Cory Booker is one of the few vegan politicians in the United States, but it’s not just our furry friends that he cares about. Booker wants to help close the racial wealth gap through proposed legislation nicknamed “Baby Bonds,” that would indeed give newborns $1,000. And if Biden answers the call, this legislation could make it into the next COVID-19 relief bill.
How “Baby Bonds” Work
“Baby Bonds,” otherwise known as the American Opportunity Accounts Act, would create a federally-funded savings account for every newborn in the U.S. The federal government would put $1,000 in an investment account for every child and fund an additional $0–2,000 each year depending on family income. Only until these kids reach the age of 18, can they access invested funds and use them for wealth-building activities such as buying a home, paying for higher education, or starting a business. Over the course of 18 years, Baby Bond accounts are estimated to grow to as much as $46,000.
Baby Bonds would cost the Federal Government approximately $60 billion each year. The U.S’s planned annual military spending in 2021 is $934 billion.
A study by Columbia University found that Baby Bonds could significantly reduce the racial wealth gap that’s so prominent in American today. In 2016, the median white family had 10 times more wealth than the median black family. Estimates by Naomi Zewde show that Baby Bonds would raise the median wealth of both white and black groups with an estimated median wealth of young white people $79,000 and young black people to $58,000. Currently that gap is $46,000 (white) compared to $2,900 (black).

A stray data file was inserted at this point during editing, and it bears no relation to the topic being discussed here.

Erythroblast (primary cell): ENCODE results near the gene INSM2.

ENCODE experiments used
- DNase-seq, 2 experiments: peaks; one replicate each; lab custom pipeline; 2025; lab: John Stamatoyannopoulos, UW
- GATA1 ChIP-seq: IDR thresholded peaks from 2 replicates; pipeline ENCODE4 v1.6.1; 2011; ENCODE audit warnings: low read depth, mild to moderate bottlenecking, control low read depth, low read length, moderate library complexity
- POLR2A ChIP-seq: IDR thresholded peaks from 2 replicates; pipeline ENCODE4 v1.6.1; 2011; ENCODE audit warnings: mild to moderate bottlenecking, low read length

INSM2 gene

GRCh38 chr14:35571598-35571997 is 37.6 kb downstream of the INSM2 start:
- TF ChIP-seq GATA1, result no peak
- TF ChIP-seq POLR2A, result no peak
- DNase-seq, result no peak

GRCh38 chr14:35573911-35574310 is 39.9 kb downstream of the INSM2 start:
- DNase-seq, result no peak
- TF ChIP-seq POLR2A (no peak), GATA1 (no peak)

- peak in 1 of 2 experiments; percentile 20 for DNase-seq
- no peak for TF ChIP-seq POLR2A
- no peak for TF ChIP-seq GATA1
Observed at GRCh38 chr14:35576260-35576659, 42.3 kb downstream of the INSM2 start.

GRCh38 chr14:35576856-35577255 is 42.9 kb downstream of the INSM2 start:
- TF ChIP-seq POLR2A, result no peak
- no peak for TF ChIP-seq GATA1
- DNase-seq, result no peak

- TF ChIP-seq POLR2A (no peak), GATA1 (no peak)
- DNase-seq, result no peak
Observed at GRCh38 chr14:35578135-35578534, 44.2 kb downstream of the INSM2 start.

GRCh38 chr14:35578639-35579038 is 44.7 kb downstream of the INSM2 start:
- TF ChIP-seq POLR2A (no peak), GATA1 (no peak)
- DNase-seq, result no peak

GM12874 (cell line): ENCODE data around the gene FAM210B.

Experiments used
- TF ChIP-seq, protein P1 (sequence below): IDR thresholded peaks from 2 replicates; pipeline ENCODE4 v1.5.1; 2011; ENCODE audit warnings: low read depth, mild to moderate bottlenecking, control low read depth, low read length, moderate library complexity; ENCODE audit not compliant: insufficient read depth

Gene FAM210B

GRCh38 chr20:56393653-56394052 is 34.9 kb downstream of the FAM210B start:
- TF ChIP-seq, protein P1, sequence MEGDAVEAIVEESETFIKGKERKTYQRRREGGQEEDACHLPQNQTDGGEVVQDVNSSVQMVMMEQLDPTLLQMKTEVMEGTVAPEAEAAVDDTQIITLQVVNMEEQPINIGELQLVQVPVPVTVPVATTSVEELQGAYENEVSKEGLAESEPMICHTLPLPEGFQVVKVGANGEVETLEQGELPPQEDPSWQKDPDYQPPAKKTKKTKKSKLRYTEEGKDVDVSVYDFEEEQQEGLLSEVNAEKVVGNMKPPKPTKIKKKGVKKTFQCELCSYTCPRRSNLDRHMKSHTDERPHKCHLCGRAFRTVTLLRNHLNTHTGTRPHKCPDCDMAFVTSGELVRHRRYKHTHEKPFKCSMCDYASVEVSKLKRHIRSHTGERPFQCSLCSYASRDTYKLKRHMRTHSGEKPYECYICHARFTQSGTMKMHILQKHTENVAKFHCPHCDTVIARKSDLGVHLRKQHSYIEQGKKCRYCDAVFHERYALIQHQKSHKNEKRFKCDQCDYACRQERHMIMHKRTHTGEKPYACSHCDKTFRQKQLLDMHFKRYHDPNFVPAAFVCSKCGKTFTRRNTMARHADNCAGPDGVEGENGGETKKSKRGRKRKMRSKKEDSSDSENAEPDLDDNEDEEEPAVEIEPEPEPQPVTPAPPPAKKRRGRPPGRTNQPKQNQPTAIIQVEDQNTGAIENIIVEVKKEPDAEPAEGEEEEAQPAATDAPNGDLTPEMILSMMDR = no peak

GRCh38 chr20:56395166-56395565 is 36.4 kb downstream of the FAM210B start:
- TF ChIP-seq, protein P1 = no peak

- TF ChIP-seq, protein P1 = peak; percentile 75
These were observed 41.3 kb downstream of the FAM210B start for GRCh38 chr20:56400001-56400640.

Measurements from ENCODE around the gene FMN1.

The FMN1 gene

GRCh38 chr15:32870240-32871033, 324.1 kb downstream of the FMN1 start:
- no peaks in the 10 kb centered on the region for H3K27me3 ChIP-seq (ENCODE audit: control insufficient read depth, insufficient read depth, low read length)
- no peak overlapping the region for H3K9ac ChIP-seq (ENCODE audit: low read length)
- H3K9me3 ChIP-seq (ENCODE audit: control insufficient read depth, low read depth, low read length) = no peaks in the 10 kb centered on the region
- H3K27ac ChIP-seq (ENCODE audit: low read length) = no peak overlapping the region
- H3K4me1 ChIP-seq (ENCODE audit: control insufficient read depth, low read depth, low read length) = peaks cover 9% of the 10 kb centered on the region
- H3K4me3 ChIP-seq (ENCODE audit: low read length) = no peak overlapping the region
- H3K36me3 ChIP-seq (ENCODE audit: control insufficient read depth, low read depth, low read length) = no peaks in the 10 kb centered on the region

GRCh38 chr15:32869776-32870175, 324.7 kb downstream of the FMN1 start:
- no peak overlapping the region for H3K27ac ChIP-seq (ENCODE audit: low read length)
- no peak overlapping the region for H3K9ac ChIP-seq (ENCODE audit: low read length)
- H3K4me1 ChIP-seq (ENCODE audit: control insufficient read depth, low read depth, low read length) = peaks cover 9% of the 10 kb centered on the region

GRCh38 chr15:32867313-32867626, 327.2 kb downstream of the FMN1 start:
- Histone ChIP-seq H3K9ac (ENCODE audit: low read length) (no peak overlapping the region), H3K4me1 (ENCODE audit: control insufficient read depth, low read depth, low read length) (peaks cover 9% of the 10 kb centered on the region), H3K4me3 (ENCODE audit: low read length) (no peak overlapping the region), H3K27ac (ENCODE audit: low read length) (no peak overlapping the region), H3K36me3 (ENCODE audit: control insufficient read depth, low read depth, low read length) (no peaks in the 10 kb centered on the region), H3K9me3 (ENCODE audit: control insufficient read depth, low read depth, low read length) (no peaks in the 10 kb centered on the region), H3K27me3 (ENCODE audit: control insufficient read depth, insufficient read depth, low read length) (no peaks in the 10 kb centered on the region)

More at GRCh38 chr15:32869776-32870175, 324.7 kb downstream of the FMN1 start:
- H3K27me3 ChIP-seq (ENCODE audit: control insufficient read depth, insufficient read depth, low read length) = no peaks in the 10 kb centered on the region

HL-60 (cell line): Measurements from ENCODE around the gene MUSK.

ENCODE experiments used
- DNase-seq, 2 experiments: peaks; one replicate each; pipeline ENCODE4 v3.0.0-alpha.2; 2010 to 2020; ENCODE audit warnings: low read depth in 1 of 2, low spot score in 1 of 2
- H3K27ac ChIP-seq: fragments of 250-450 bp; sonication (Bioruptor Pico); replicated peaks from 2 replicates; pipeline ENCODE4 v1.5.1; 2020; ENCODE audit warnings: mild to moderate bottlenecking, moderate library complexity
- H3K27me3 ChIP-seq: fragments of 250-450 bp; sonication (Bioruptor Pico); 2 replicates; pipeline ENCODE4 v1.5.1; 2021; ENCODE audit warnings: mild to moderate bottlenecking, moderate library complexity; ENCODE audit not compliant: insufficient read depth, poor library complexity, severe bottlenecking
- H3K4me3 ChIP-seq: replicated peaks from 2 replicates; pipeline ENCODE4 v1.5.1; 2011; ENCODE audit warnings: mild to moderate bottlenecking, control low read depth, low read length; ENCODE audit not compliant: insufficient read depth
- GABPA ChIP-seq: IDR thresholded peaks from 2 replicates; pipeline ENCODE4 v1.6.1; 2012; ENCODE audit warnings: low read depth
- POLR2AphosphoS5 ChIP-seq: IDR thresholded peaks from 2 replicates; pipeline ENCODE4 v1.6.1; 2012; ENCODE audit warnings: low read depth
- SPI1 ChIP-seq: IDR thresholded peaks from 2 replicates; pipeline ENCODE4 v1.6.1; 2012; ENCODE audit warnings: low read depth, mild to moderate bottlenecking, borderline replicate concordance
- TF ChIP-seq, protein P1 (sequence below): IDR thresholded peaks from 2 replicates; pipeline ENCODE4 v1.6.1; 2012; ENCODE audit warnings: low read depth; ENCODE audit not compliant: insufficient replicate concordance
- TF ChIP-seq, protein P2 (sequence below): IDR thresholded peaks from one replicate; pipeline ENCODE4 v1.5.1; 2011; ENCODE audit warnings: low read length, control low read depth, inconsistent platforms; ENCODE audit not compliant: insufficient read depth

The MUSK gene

In an open letter to President Biden and VP Kamala Harris, Booker asks them to include Baby Bonds in the next COVID-19 relief bill. But Baby Bonds isn’t a new proposal.
Economist Dr. Darrick Hamilton advocated for Baby Bonds in his 2018 Ted Talk where he discusses the growing wealth gap and stigma against people of color.
“Over the last 45 years, wealth disparity has increased dramatically, and essentially, all the economic gains from America’s increase in productivity have gone to the elite or the upper middle class. Yet, much of the framing around economic disparity focuses on the poor choices of black, Latino and poor borrowers. This framing is wrong. The directional emphasis is wrong.” —Dr. Hamilton
We might not see a COVID-19 relief bill pass until mid-March 2021. But it’s clear racial wealth inequality is a human rights issue that can be mended through progressive policy changes like Baby Bonds.
Photo: Official portrait in public domain; Twitter